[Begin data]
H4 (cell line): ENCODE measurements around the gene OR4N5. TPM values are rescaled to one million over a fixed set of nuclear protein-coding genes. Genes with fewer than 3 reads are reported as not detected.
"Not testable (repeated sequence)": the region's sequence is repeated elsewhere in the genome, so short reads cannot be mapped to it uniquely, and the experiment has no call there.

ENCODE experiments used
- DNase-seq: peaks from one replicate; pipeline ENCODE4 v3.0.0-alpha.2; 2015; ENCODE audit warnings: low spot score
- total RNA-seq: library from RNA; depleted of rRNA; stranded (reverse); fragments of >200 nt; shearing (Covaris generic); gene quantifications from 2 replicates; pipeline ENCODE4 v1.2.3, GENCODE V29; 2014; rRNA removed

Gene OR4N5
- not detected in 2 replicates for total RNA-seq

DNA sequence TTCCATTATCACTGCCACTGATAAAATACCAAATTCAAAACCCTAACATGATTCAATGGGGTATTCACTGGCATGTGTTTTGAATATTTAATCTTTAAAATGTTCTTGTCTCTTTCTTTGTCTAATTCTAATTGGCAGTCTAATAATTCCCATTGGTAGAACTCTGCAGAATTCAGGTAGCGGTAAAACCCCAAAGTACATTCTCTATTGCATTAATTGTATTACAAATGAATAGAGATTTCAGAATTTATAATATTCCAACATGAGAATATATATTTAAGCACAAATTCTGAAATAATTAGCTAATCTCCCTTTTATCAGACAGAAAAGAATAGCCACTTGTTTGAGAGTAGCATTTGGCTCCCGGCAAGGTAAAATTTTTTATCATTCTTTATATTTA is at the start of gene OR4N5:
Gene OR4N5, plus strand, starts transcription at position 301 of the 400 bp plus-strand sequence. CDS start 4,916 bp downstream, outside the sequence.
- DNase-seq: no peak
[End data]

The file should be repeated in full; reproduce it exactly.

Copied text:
H4 (cell line): ENCODE measurements around the gene OR4N5. TPM values are rescaled to one million over a fixed set of nuclear protein-coding genes. Genes with fewer than 3 reads are reported as not detected.
"Not testable (repeated sequence)": the region's sequence is repeated elsewhere in the genome, so short reads cannot be mapped to it uniquely, and the experiment has no call there.

ENCODE experiments used
- DNase-seq: peaks from one replicate; pipeline ENCODE4 v3.0.0-alpha.2; 2015; ENCODE audit warnings: low spot score
- total RNA-seq: library from RNA; depleted of rRNA; stranded (reverse); fragments of >200 nt; shearing (Covaris generic); gene quantifications from 2 replicates; pipeline ENCODE4 v1.2.3, GENCODE V29; 2014; rRNA removed

Gene OR4N5
- not detected in 2 replicates for total RNA-seq

DNA sequence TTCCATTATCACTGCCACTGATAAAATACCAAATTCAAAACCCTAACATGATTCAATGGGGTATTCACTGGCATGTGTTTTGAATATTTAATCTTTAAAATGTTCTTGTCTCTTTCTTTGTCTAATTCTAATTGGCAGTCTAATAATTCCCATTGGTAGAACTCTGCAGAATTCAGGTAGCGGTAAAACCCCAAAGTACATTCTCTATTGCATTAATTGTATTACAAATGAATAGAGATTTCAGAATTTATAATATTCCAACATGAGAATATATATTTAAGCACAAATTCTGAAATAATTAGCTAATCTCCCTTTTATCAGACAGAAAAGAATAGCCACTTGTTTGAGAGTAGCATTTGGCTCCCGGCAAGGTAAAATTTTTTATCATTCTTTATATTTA is at the start of gene OR4N5:
Gene OR4N5, plus strand, starts transcription at position 301 of the 400 bp plus-strand sequence. CDS start 4,916 bp downstream, outside the sequence.
- DNase-seq: no peak